Long before a public health crisis closed exhibitors' doors, the audience's retreat from the theater to home video had driven both anxiety and opportunity at entertainment companies. But COVID-19 represents a watershed moment in the business, one that is accelerating current trends in media consumption and forcing Hollywood to embrace its digital future.
Desperation has driven studios to shrink the once sacrosanct 90-day theatrical window, a move some have been contemplating for more than a decade. At the same time, new streaming video services are drawing heavy investment, and though no company wants to be perceived as profiting from the disaster, streaming usage will be up 60 percent overall during the crisis, according to Nielsen. Gaming will spike 75 percent, according to Verizon. Internet demand is already so high in Europe that government officials there have asked Netflix, Amazon, Apple and Disney to reduce the video quality of their streams to lessen the burden on the continent's networks.
"COVID-19 will expand the gaps between those lagging and leading in the transition to digital distributions and business models," says venture capitalist Matthew Ball, former head of strategy at Amazon Studios. "OTT video services will surge, while pay TV loses its most valuable content — sports — and sees an accelerated decline in subscriptions and ad revenue. Parks and movie theaters are ground to a halt, while gaming companies hit new highs in usage."
The virus disaster, which has shut down production at virtually every entertainment company, also has exposed weaknesses, especially in those that carry a heavy debt burden, like ViacomCBS, Endeavor and theater chain AMC Entertainment, or those that rely on travel to theme parks and cruise ships, like Disney. Cowen analyst Doug Creutz has cut his earnings estimates for all the entertainment companies he tracks through 2022, slashing his price target for Disney from $159 to $101 and for ViacomCBS from $25 to $17.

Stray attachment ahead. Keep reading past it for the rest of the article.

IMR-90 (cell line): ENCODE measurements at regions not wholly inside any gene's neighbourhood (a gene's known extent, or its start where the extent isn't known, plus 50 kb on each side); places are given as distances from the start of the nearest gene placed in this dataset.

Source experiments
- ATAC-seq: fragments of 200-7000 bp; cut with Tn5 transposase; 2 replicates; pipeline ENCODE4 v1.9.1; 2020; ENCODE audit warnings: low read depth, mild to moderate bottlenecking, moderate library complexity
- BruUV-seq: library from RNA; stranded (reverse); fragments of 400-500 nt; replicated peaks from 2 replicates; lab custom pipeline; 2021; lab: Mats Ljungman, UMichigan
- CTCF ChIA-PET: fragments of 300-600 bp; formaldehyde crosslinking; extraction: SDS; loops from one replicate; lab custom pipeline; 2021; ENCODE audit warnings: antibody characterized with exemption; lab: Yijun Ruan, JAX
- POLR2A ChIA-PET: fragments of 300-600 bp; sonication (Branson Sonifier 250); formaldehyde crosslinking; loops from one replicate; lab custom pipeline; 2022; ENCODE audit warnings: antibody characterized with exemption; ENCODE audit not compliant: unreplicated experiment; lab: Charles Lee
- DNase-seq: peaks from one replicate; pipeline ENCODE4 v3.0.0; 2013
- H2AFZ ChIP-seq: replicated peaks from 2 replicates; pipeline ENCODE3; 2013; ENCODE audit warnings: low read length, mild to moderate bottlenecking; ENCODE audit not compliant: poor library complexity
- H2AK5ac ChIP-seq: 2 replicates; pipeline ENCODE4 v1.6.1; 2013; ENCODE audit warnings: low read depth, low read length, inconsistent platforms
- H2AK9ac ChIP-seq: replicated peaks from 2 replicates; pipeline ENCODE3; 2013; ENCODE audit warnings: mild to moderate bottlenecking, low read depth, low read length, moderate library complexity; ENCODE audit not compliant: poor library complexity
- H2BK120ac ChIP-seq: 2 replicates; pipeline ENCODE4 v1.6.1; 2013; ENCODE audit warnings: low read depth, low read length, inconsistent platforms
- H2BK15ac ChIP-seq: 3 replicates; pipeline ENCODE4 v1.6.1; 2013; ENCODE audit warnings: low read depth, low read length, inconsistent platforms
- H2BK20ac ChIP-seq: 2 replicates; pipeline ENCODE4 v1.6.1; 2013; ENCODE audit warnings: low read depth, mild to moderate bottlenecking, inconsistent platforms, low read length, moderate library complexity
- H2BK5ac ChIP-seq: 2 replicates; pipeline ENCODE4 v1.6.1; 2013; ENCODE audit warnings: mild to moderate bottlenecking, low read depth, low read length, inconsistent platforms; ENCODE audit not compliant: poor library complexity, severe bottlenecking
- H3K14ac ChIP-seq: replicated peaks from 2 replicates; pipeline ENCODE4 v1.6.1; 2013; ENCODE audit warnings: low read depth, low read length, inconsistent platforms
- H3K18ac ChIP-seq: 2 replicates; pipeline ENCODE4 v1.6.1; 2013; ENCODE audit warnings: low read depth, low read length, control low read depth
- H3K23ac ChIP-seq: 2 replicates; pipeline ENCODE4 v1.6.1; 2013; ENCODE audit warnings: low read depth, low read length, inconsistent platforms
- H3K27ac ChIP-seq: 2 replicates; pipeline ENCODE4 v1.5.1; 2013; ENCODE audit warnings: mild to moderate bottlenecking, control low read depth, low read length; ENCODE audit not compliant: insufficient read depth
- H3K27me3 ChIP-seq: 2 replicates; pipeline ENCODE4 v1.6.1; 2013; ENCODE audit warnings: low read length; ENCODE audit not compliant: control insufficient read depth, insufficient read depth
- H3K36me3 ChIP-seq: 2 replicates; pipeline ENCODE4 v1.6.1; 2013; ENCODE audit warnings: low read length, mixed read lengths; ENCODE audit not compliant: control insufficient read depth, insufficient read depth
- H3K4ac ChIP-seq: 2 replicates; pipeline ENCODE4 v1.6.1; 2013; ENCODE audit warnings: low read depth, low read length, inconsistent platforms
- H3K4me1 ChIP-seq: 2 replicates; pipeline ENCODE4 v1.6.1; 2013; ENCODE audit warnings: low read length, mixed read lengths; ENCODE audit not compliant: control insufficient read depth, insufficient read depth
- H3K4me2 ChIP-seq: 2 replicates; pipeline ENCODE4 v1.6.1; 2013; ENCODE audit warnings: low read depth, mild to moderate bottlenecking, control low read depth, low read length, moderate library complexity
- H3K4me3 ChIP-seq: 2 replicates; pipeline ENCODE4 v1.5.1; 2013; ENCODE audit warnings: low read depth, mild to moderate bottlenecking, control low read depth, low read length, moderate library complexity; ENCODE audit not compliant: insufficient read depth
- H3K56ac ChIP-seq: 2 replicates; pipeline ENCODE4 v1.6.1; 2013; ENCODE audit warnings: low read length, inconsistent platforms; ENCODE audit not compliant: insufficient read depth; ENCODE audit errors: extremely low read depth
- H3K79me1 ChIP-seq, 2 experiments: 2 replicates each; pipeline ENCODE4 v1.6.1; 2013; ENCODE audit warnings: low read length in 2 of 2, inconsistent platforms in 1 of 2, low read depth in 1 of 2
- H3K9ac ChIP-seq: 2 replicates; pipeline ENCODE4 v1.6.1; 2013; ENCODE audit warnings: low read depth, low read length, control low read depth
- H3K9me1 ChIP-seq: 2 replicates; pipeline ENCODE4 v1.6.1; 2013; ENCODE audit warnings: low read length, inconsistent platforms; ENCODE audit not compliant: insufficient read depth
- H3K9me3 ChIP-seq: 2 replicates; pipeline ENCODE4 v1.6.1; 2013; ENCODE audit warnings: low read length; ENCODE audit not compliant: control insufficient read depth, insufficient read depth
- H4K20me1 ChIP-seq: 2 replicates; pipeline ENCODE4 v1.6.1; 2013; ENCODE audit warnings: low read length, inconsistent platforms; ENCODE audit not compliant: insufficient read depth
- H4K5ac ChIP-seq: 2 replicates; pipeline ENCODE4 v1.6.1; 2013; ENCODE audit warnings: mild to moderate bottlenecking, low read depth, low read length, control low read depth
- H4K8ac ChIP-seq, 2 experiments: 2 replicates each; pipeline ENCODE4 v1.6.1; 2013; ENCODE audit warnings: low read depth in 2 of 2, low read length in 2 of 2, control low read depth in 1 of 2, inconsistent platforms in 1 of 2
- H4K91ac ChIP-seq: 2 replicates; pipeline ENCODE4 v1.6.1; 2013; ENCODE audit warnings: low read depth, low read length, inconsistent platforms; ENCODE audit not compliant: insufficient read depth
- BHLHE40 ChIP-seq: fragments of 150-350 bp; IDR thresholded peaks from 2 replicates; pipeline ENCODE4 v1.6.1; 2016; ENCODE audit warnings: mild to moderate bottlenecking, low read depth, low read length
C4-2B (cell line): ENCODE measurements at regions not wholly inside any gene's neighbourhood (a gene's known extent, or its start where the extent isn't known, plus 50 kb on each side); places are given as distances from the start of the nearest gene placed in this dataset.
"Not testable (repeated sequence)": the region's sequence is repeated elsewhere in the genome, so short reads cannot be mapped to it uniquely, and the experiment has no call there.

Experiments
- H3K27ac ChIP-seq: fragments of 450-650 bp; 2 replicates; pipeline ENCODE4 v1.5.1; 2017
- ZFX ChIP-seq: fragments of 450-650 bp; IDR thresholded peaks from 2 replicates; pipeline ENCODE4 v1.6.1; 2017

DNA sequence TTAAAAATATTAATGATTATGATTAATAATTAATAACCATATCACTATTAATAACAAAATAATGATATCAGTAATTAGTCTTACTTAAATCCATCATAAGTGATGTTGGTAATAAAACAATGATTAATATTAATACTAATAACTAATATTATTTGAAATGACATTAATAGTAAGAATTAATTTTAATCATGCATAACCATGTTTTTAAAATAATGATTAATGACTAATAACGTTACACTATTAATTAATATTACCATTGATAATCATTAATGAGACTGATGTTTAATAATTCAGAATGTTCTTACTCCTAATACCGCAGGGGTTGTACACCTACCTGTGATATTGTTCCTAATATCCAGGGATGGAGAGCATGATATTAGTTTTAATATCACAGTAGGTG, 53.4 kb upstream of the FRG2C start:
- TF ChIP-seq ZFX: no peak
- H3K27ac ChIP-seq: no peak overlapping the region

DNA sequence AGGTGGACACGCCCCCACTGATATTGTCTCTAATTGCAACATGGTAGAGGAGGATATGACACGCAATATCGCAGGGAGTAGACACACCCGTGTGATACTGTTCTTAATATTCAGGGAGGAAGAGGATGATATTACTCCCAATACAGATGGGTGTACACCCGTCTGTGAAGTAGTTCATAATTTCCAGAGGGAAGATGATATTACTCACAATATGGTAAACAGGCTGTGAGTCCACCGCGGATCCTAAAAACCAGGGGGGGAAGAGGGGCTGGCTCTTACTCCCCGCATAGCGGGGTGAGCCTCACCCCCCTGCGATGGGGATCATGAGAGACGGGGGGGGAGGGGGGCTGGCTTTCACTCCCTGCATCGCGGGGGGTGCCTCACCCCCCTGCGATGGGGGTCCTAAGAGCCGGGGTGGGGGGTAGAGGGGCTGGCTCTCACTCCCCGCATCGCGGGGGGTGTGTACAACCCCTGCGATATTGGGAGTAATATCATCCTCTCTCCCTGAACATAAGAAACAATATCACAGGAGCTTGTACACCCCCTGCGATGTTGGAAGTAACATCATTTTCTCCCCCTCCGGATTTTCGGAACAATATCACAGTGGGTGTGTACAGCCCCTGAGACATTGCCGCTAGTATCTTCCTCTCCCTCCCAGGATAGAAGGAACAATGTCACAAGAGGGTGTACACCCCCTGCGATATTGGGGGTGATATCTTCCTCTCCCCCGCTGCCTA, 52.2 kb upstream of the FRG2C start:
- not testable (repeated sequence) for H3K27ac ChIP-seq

Widespread layoffs are expected in an industry that had expanded to meet the demands of the streaming content bubble, with agencies including Endeavor and Paradigm already cutting staff and with UTA slashing employee salaries. The question for many in entertainment is how permanent these changes will be — will the industry rebound once the pandemic has passed and come to resemble its former self or will this crisis cement a new normal in Hollywood?
When Universal executives called Blumhouse CEO Jason Blum to discuss plans to make The Invisible Man available for home rental just three weeks into its theatrical run, along with another Blumhouse movie in theaters, The Hunt, "I was supportive of their decision," Blum says. "It was a very tough decision. In a time of crisis … you have to look forward. You have to adapt."
Universal had released Invisible Man wide in theaters Feb. 28 and made it available to rent March 20 at a cost of $19.99 in the U.S., narrowing the theatrical window to just 21 days. The $9 million movie, which had grossed $123.6 million worldwide before theaters closed, was the top movie on Fandango's VOD service over the weekend of March 20-22. Blum says Universal execs assured him their strategy is a temporary response to the crisis while making it clear that the Comcast-owned studio will be using the unplanned experiment as a way to learn what consumers will tolerate.